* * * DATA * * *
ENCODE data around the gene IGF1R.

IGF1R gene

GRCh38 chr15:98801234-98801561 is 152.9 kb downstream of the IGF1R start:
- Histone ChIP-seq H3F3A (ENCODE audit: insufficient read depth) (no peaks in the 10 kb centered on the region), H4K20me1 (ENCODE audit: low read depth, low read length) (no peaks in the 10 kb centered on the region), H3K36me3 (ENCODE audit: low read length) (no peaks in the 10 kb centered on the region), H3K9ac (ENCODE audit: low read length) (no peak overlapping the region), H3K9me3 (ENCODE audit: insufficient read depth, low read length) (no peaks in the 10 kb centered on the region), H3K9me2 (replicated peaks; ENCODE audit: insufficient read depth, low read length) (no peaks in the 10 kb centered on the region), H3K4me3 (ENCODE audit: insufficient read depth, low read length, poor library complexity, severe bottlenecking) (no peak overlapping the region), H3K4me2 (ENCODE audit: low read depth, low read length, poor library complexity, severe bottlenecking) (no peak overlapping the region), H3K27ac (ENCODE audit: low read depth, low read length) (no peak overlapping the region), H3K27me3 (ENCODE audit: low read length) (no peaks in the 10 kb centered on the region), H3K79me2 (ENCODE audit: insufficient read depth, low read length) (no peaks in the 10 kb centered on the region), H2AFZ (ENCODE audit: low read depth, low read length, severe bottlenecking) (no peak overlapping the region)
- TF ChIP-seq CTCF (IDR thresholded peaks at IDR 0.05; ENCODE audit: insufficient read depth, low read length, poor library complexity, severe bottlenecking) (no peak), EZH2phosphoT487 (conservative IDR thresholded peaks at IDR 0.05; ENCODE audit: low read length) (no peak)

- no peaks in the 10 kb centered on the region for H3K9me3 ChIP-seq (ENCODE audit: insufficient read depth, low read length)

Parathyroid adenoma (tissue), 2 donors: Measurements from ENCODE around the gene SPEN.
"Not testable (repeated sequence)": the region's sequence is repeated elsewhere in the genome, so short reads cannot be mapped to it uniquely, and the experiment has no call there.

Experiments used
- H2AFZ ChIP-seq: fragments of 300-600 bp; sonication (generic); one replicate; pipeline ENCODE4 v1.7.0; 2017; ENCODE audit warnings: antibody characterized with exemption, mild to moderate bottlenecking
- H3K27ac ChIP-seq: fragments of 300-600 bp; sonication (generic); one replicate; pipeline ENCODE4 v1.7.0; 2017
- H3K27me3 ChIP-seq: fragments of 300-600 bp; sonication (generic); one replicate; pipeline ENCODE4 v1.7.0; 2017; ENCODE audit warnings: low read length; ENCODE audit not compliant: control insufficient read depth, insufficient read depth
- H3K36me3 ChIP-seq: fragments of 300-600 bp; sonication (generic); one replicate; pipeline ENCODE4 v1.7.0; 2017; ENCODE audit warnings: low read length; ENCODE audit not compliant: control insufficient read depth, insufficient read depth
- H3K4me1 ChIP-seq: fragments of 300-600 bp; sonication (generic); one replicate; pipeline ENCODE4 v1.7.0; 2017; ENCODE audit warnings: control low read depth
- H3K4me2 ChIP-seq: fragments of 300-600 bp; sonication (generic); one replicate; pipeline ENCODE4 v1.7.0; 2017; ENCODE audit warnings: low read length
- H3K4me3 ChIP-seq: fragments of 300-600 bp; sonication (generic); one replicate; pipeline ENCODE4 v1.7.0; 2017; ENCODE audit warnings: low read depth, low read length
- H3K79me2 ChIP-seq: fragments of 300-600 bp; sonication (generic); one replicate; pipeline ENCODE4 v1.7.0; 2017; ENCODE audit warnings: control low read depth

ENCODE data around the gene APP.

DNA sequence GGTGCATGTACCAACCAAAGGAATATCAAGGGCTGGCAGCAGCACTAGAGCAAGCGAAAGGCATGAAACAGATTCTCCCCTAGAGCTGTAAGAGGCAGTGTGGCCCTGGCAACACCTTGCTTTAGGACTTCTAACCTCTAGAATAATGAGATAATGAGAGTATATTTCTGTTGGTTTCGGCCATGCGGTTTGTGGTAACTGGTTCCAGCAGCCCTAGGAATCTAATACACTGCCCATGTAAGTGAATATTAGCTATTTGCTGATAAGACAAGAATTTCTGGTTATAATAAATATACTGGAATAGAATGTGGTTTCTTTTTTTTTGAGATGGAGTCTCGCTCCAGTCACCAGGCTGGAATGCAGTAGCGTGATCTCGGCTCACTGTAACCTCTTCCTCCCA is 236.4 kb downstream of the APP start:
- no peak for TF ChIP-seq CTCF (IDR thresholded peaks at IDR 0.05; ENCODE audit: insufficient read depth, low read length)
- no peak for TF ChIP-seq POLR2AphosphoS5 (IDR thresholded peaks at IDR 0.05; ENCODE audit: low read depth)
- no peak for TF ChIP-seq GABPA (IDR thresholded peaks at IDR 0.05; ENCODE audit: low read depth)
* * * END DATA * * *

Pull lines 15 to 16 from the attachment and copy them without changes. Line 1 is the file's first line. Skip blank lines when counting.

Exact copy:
- H3K4me2 ChIP-seq: fragments of 300-600 bp; sonication (generic); one replicate; pipeline ENCODE4 v1.7.0; 2017; ENCODE audit warnings: low read length
- H3K4me3 ChIP-seq: fragments of 300-600 bp; sonication (generic); one replicate; pipeline ENCODE4 v1.7.0; 2017; ENCODE audit warnings: low read depth, low read length